Watch the dinghy loading movie!

The Stella Blue davit is a simple davit that loads and launches quickly, very cheap to build. After 10 years of using the davit, I still feel it's the best option for the 400 Trawler.

For the first year we had Stella Blue, we would stow our dink on the swim platform, and sometimes tow the dink on short trips. The problem with the swim platform location is wave action from the rear, in following seas, is destructive to the dink. Towing also has many limitations and hazards to the dink. I needed a davit system. I searched the web, and looked at hundreds of boats on the water for a better solution.

Some of the criteria for a system had to include the following:

  • Must keep the dink out of the wave action
  • Maintain a low center of gravity
  • Provide quick and easy launch and retrieval
  • Simple mechanical construction, no complex hydraulic or motorized systems to break down or maintain
  • Allow full use of the transom door
  • Not interfere with rear view when piloting boat
  • Must not obscure the name of the boat

In reading the Yahoo Groups, Mainship discussion group posts, I found a system designed and built by Bob Hogeman for his Mainship 350, Tom Cat. It would meet all of the design requirements above, plus it would be easy to build myself.

Material & Services


1 1/4" SS tubing 



Concave Deckmounts



Eye Ends



Jaw Slides





Ronstan/Series 40 Fiddle Blocks     $131.96


Ronstan/Series 40 Blocks



Schaefer/ Pad Eye Welded Ring



Samson LS Yacht Braid - 5/16



1/4" SS Hitch Pins


  Misc. Screws




The transom door is still usable to access my starboard finger pier at my dock. The swim ladder is not usable if the motor is mounted, but I figure the dink will be in the water when we go swimming anyway.

This is about where I expect the water level to be when launching. All I need to do is make some proper lifting straps. Below are some more pictures of more detail.

Here is a little more detail on the working end of this rig. The Ronstan fiddle blocks have a 4:1 purchase which makes light work of raising the dink. The blocks have a 770 lb. working load rating, which is way more than you need, but it allows you to use larger line which is easier on the hands. Someone asked about how to make fast the line when raising the dink. The picture below shows a closeup of the camcleat setup on the blocks. By pulling down on the line the line slipd into the camcleats and is secure until you pull on it again. By lifting the line towards the top of the block, the line comes out of the camcleat and then the line can be feed back through the block to lower the dinghy. They use these all the time on sailboats.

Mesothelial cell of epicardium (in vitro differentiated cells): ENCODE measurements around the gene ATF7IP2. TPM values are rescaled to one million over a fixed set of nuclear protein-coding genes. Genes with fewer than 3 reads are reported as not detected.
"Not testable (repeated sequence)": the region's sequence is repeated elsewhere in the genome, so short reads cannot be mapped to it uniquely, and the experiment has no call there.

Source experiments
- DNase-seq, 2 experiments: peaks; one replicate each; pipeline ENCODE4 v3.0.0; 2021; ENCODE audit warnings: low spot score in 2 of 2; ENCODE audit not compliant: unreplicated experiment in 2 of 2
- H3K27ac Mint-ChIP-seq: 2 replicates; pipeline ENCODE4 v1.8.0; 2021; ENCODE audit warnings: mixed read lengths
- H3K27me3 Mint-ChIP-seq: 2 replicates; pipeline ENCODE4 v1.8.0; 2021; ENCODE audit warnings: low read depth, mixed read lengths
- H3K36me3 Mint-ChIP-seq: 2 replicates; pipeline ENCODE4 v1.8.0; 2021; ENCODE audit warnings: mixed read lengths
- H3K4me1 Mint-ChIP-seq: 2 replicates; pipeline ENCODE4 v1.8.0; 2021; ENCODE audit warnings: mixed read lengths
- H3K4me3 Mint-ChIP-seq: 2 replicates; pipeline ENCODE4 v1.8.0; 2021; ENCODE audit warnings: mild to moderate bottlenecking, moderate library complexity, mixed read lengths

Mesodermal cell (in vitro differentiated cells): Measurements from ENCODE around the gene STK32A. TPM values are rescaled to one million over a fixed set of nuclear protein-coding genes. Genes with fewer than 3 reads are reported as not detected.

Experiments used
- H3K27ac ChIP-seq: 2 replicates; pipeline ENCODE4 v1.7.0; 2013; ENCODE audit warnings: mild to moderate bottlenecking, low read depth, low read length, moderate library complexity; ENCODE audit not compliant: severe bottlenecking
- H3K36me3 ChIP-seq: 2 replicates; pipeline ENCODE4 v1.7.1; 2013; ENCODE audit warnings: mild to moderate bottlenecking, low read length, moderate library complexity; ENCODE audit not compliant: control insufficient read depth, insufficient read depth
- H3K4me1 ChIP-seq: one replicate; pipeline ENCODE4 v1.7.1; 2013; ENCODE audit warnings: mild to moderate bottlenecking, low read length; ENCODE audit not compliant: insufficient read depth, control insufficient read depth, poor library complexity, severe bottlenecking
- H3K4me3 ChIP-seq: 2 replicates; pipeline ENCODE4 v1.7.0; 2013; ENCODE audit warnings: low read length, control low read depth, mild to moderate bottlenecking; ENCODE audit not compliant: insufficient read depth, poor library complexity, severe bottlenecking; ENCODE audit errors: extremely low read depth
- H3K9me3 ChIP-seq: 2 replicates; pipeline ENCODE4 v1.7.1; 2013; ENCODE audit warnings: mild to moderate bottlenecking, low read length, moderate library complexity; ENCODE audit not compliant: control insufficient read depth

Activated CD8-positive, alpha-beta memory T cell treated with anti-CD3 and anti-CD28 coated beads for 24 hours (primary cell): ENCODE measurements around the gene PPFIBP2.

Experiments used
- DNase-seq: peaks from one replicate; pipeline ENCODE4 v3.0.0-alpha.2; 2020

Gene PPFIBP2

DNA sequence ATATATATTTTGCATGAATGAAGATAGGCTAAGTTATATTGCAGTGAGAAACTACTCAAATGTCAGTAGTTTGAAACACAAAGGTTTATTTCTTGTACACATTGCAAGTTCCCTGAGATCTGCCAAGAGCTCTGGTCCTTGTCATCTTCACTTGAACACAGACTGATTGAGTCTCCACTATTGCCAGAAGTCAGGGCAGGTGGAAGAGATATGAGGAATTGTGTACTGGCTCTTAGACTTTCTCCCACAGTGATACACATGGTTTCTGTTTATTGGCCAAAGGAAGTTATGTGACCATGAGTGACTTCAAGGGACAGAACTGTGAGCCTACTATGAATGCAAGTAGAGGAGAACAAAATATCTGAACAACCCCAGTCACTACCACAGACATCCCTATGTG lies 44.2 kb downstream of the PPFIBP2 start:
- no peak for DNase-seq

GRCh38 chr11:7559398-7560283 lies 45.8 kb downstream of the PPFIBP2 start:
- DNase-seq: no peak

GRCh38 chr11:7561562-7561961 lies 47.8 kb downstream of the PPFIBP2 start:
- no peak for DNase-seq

The block is fastened to the bridge support tube by a Schaefer padeye which is screwed to the tube with 1/4-20 machine screws. The rest of the rig is mostly bimini top hardware. I just modified some of it for larger screws and pins.


When I upgrade the dinghy size and motor, I decided to beef up the davit. I went to heavier wall tubing (.08 min) and used a formed radius at the corners rather than a welded construction. A click here for a drawing of the rough dimensions. I retained all the mounting hardware. I did put the dinghy hanging hardware on the bow before forming the radius, just in case the tube went slightly out of shape when bending.


 Trim the bottom end of the tube so it will swing under the flybridge edge.

Click this link to get to the dinghy cover page.